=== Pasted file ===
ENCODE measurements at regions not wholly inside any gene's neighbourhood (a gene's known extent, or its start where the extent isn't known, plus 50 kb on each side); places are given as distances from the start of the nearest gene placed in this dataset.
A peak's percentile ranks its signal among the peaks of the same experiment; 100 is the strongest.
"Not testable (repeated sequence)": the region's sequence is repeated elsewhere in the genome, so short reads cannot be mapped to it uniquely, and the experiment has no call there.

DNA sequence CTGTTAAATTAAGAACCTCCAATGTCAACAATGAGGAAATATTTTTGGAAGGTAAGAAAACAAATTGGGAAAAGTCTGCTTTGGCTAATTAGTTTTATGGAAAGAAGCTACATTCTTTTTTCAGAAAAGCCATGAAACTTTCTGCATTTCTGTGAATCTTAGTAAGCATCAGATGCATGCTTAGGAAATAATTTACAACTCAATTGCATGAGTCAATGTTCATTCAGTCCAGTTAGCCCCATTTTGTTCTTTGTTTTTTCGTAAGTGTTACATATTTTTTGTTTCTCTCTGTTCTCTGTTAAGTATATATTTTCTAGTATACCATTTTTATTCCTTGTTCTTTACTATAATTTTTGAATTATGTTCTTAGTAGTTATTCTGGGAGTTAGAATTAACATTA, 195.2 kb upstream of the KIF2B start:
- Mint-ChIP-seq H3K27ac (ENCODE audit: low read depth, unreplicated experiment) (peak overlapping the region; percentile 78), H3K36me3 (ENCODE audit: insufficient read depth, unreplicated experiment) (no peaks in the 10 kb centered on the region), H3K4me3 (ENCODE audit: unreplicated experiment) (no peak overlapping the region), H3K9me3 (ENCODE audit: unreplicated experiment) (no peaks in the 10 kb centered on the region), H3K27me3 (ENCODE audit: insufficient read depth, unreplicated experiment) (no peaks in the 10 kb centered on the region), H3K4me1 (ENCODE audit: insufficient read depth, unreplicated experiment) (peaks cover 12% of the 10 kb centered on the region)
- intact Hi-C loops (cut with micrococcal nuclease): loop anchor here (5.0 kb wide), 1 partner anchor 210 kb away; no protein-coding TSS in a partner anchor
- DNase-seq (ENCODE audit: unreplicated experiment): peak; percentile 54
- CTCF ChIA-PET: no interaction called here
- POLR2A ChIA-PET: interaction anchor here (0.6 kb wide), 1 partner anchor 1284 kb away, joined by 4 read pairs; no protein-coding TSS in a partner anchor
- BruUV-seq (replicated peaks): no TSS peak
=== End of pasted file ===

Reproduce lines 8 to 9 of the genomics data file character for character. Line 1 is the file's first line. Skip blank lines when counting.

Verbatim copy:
- CTCF ChIA-PET: no interaction called here
- POLR2A ChIA-PET: interaction anchor here (0.6 kb wide), 1 partner anchor 1284 kb away, joined by 4 read pairs; no protein-coding TSS in a partner anchor